What? At age 18, every individual is administered a rigorous battery of exams and practical tests?

                The parents of those who pass get a tax break for the duration of their life for a job well done parenting and those children get full citizenship status?

                The parents of those who just barely fail but don’t represent a drain on society don’t get anything?

                The parents of those who fail so miserably that they will be a drain on society pay a fine?

                Yeah…

                • I don’t know if my idea would work, but it roughly would be everyone gets a certain amount of money each year from 18 to 30 for NOT having a baby, At 30 and up you get the normal tax breaks for having children. Even if we can convince young people for just a few years not to have kids it would greatly reduce the welfare state crisis that we have right now — and we would have a better educated, stable, and financially secure populace.

                    • True. But then we’d have a large hungry class who will start chanting “Viva la revolution!” Every dollar that was spent on the welfare state would have to go into an even larger police state.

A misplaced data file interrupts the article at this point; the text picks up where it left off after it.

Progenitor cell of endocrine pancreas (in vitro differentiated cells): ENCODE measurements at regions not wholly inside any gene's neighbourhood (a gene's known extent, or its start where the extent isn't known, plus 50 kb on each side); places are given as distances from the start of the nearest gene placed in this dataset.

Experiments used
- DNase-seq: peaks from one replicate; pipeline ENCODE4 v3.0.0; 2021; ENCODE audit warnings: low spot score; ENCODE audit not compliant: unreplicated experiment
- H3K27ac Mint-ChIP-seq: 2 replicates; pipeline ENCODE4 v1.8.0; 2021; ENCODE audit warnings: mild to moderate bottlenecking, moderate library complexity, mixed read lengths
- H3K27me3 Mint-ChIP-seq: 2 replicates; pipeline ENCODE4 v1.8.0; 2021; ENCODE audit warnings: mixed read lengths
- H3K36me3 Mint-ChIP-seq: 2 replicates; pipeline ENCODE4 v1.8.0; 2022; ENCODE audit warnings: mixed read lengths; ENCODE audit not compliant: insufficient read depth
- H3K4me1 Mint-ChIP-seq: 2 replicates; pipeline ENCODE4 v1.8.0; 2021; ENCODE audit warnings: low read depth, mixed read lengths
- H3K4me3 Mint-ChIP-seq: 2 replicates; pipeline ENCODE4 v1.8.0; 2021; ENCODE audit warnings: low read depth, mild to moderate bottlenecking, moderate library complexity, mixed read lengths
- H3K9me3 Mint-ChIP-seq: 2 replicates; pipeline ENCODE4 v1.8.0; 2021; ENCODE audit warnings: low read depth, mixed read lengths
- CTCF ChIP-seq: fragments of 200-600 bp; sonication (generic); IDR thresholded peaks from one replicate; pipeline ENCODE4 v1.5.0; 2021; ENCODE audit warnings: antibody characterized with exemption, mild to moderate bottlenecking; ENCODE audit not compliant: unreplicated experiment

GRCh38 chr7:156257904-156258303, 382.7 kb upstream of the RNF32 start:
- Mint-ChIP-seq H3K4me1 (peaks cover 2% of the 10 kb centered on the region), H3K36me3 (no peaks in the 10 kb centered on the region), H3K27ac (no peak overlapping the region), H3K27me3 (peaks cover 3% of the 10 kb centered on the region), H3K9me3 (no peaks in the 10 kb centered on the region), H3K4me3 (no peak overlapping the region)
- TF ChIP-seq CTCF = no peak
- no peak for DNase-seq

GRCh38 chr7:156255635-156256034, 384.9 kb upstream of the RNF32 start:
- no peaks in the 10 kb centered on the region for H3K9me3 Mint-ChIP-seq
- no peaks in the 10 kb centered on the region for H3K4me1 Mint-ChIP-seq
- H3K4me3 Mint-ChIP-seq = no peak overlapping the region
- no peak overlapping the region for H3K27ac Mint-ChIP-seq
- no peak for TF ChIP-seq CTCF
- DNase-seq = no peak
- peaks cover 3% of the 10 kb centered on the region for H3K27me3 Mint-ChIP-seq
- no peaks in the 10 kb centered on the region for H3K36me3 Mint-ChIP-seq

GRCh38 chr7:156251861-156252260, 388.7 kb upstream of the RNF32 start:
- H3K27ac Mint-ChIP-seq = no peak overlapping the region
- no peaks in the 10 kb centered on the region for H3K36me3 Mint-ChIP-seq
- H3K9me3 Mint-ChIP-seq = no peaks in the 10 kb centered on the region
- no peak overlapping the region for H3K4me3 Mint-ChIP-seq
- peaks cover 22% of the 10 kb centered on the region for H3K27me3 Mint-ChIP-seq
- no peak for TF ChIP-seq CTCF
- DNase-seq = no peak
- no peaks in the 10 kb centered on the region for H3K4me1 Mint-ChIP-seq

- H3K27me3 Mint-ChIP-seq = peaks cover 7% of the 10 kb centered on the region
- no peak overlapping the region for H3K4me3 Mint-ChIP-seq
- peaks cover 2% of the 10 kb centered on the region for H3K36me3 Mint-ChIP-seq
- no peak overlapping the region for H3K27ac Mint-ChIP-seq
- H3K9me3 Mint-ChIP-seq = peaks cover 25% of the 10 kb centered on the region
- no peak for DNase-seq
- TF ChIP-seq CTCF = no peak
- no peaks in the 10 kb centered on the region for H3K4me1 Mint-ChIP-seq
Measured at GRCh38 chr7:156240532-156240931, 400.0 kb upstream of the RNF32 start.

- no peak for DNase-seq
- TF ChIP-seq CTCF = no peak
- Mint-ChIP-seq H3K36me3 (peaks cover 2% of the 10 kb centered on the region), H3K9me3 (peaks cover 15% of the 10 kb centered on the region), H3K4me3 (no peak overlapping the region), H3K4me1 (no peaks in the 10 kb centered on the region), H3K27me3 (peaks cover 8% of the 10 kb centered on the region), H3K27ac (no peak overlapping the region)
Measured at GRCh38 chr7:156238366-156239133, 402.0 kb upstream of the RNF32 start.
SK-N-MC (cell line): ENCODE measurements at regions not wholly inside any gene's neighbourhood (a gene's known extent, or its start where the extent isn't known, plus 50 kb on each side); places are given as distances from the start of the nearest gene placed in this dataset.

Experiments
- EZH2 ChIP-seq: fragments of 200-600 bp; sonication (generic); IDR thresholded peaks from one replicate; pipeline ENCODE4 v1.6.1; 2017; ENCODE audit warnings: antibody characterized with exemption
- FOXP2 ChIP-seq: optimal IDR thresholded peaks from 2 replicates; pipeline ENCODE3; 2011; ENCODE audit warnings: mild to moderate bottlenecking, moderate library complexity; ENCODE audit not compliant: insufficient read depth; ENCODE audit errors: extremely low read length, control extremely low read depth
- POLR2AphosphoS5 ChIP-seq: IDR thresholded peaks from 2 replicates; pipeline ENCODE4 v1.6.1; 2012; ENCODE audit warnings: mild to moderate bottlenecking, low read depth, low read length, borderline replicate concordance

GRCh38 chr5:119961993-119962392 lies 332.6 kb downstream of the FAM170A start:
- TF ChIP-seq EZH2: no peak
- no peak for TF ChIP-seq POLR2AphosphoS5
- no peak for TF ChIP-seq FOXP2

• True. But then we’d have a large hungry class who will start chanting “Viva la revolution!” Every dollar that was spent on the welfare state would have to go into an even larger police state.

                      And this large hungry class would start attacking police officers?

  4. Wouldn’t giving free / cheap access to birth control and abortions save us a lot of money here?

    You begin this article by praising Tennessee, but the place is an absolute nightmare of crime and drug abuse.

    Why does the liberal mecca Massachusetts have some of the lowest crime, drug, divorce, and abortion rates? Why do they have the highest rated public school system in the country?

    • I didn’t praise Tennessee. You are projecting. I think many of its child abuse measures are excessive, in fact.

      I’m from Massachusetts. (I’m there now, in fact.) It is not a “liberal Mecca.” It has a strong ethical and moral culture that is based in its religious origins, and maintains many conservative values. Massachusetts is pro individual rights. Don’t get it confused with California, Oregon and Washington. The states have different cultures, and policies that work in some don’t work in others.